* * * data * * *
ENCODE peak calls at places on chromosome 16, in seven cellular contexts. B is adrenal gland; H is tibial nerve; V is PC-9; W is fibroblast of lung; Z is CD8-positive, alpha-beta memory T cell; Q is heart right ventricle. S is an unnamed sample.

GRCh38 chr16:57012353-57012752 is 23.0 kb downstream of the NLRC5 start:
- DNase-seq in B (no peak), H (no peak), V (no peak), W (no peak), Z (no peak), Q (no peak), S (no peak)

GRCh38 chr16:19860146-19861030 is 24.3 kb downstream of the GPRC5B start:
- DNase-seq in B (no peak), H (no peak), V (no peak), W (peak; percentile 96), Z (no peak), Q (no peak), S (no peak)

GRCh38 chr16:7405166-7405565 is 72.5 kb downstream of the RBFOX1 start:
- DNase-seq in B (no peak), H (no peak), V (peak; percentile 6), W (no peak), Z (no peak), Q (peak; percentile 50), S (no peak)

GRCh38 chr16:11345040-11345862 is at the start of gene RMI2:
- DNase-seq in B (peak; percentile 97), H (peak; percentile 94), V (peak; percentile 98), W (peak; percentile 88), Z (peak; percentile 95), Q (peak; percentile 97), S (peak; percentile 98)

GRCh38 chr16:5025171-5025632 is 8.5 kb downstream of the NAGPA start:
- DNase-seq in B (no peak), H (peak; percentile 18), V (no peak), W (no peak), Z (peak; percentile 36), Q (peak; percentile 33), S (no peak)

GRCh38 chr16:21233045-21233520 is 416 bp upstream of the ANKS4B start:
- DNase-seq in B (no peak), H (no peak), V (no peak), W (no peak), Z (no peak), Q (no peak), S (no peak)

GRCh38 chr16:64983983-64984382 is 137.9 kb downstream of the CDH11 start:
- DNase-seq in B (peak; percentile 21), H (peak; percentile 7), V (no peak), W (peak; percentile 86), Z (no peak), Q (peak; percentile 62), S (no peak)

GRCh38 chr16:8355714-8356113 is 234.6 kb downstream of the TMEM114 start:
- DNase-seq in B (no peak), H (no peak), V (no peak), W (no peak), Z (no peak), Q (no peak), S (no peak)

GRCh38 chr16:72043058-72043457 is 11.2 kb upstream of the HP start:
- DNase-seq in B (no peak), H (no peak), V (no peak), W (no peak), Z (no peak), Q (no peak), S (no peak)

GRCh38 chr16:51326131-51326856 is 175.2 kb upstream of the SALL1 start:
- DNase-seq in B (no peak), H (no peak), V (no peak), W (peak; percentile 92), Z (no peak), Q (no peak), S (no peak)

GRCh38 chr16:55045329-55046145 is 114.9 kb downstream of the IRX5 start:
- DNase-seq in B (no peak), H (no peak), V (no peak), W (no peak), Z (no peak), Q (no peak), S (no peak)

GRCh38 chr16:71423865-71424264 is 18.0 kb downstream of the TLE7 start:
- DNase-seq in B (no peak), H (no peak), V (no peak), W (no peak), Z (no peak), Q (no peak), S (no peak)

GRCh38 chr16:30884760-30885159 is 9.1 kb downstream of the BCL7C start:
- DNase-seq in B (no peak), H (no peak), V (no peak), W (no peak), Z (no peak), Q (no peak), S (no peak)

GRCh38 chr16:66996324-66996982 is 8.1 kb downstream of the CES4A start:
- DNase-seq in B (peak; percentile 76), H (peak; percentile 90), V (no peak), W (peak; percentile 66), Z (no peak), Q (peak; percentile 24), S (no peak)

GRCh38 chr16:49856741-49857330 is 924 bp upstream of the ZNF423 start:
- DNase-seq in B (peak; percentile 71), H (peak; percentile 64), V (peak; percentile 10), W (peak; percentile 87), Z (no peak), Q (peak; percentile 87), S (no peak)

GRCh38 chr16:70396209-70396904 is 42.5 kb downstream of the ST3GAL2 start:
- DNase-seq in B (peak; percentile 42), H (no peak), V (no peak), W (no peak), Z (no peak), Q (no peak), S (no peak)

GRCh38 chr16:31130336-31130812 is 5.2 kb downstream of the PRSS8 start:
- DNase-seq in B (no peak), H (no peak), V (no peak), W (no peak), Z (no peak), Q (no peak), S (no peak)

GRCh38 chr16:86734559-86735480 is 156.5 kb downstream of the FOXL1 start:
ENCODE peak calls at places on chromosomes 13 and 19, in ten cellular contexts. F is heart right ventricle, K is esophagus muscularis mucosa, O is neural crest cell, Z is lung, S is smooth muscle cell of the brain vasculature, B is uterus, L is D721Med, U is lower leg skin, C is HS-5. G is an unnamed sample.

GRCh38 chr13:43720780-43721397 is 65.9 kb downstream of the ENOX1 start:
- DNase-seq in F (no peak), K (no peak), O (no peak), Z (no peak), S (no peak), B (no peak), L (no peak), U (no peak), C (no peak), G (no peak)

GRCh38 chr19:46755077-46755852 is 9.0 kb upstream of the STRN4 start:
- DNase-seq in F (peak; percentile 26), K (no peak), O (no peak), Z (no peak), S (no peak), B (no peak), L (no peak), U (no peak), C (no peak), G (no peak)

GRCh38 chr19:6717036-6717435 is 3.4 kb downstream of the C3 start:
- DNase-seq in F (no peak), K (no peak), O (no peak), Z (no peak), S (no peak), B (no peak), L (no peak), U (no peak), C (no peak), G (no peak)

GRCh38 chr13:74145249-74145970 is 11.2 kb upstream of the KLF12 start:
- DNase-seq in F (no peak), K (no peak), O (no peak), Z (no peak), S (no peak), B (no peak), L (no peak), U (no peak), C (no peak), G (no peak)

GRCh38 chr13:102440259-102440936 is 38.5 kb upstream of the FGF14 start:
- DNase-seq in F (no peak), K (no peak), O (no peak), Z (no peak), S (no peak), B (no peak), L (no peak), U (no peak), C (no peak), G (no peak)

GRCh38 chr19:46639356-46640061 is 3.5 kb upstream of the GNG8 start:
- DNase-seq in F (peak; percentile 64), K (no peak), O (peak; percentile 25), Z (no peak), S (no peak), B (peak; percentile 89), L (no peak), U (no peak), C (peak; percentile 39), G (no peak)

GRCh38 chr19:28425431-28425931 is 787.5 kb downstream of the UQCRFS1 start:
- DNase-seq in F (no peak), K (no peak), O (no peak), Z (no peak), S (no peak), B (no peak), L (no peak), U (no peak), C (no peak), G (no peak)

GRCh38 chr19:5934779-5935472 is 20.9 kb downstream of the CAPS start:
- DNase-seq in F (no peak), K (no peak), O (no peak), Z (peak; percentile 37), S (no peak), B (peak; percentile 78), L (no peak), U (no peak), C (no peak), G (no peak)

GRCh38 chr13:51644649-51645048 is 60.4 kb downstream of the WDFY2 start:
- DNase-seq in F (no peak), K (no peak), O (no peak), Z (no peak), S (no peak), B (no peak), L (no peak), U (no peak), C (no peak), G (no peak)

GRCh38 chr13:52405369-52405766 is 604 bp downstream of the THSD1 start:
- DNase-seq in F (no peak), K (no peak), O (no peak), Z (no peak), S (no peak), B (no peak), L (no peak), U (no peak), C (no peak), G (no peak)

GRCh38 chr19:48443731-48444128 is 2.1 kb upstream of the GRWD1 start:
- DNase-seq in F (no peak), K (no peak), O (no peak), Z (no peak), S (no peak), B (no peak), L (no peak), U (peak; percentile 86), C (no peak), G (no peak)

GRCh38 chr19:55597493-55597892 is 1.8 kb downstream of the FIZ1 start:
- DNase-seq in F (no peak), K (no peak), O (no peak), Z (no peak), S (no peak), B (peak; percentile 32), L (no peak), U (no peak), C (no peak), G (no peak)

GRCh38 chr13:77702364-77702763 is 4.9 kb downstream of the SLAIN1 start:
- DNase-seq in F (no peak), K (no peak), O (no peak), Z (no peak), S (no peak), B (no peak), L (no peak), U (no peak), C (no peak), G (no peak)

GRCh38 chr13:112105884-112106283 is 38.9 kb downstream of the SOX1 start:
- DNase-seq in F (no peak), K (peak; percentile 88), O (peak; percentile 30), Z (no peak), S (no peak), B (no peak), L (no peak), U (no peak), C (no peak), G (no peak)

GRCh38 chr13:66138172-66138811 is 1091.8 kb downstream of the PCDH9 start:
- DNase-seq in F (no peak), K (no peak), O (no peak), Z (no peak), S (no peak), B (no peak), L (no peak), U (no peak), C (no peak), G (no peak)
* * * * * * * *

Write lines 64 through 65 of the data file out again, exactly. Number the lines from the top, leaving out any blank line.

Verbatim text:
GRCh38 chr13:112105884-112106283 is 38.9 kb downstream of the SOX1 start:
- DNase-seq in F (no peak), K (peak; percentile 88), O (peak; percentile 30), Z (no peak), S (no peak), B (no peak), L (no peak), U (no peak), C (no peak), G (no peak)